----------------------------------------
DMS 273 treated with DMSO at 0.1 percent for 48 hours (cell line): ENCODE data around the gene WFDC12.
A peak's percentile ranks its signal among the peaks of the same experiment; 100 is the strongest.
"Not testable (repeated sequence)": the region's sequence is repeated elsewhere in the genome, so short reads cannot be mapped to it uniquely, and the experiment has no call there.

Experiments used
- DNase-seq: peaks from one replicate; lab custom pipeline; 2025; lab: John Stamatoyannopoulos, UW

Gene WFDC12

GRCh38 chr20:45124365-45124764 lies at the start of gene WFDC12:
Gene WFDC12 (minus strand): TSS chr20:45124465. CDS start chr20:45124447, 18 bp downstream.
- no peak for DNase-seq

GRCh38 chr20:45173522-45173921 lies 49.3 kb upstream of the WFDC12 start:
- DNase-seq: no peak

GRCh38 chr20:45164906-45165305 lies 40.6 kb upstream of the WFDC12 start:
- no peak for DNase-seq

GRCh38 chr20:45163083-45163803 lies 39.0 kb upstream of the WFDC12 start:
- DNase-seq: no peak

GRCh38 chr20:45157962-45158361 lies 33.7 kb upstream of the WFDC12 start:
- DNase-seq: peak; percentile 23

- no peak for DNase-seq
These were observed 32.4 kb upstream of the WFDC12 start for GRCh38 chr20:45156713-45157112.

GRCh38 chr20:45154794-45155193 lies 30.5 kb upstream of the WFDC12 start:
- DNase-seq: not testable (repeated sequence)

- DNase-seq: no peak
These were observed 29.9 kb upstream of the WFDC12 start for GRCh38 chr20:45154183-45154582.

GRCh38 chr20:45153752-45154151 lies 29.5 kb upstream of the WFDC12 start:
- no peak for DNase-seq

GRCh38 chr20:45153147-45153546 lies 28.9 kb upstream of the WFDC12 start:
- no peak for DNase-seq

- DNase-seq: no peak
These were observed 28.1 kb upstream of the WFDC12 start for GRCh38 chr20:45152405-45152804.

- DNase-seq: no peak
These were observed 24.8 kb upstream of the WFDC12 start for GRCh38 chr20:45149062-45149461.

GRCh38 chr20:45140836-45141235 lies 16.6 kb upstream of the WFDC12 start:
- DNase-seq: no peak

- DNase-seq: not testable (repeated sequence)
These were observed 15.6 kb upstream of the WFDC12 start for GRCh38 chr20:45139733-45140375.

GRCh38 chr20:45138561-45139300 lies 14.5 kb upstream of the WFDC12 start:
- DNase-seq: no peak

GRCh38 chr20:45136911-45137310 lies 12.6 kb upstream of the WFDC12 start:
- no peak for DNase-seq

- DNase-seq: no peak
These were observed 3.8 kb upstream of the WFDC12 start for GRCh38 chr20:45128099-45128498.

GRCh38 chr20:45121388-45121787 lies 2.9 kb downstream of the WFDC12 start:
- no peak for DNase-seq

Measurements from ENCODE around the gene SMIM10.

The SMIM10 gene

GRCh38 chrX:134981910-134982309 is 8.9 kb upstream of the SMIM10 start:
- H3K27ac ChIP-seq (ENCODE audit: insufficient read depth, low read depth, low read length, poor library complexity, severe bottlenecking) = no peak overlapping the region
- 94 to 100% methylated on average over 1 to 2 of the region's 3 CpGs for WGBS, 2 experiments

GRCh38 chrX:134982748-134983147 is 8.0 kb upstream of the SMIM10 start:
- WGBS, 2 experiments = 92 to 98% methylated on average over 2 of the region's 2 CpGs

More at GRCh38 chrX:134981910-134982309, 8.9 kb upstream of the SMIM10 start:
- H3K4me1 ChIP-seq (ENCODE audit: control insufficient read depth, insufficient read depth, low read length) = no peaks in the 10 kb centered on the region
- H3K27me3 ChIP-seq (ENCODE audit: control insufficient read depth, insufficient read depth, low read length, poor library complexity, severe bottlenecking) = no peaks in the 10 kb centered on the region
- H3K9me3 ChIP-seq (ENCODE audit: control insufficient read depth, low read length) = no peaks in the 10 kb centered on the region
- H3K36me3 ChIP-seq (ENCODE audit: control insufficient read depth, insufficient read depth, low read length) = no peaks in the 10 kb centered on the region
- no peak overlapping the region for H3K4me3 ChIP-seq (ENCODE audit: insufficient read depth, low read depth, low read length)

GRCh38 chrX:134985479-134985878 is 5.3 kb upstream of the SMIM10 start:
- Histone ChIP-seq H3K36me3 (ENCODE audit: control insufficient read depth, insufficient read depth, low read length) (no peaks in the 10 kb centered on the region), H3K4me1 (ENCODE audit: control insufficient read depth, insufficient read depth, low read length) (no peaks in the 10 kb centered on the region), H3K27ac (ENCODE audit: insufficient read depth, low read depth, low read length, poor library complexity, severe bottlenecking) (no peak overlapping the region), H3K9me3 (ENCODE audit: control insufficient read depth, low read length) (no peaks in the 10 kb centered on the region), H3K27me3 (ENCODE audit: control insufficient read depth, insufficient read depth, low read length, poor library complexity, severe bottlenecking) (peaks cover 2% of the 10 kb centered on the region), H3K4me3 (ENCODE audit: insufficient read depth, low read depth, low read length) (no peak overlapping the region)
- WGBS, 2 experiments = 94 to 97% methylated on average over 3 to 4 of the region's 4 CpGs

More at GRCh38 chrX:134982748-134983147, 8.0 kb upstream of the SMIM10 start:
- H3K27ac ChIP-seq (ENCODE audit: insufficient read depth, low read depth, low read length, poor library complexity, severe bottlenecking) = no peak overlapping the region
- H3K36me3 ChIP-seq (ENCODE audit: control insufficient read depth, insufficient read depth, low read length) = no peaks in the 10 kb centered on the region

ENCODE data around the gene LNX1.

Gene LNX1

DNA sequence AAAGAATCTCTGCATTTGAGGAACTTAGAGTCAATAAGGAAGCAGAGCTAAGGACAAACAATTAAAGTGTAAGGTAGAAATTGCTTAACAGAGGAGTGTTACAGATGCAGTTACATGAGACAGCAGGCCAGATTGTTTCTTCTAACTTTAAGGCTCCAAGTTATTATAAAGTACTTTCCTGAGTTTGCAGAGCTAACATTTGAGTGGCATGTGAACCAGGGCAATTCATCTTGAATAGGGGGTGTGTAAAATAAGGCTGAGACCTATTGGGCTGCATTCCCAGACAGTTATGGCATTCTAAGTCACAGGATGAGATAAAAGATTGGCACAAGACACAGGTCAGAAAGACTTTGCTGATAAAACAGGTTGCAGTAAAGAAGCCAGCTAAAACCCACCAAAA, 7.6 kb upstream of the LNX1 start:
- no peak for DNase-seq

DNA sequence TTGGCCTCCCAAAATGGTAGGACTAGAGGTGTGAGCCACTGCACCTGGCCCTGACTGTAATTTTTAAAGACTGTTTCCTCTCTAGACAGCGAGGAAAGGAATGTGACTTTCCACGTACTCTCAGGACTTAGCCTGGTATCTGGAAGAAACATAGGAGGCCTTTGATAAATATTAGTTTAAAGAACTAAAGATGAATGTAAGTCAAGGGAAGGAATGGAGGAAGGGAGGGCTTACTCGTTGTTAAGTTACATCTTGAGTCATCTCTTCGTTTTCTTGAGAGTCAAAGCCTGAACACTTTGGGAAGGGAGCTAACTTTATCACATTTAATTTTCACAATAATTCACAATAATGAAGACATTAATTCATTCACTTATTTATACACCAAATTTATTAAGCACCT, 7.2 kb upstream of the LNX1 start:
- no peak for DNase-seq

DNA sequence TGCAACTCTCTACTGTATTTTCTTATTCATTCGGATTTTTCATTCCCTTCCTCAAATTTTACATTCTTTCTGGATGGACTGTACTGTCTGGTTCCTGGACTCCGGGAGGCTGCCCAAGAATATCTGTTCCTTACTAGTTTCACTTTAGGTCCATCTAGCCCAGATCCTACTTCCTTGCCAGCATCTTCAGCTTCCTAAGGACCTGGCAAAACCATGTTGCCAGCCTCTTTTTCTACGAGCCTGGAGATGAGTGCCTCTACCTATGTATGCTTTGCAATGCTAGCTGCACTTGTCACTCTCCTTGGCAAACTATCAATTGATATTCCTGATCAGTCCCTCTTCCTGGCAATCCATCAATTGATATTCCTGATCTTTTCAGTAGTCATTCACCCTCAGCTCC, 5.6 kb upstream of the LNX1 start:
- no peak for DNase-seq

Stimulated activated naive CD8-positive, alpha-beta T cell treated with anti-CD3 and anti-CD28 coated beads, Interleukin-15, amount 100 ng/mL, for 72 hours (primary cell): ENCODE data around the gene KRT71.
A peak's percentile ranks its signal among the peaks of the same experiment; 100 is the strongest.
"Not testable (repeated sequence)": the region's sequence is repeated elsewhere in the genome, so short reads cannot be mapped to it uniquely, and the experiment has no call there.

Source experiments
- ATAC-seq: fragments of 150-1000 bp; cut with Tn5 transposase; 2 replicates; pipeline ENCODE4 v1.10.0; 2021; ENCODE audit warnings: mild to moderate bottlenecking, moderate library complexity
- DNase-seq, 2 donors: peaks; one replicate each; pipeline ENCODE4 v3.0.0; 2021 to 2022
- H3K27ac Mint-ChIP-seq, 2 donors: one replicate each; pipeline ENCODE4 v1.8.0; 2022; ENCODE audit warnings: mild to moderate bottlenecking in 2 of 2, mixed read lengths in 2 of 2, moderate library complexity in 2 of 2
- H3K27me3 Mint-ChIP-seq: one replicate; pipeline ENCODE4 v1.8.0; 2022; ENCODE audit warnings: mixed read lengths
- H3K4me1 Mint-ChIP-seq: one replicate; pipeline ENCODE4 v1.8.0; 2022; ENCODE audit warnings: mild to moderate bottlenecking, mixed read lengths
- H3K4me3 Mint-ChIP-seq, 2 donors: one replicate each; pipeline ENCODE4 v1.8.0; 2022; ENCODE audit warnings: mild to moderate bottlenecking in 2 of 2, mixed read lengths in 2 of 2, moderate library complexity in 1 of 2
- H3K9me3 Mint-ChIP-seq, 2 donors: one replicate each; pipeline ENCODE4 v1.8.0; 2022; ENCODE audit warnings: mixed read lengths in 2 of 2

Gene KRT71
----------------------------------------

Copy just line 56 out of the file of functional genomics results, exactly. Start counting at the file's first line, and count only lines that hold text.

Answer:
- no peak overlapping the region for H3K4me3 ChIP-seq (ENCODE audit: insufficient read depth, low read depth, low read length)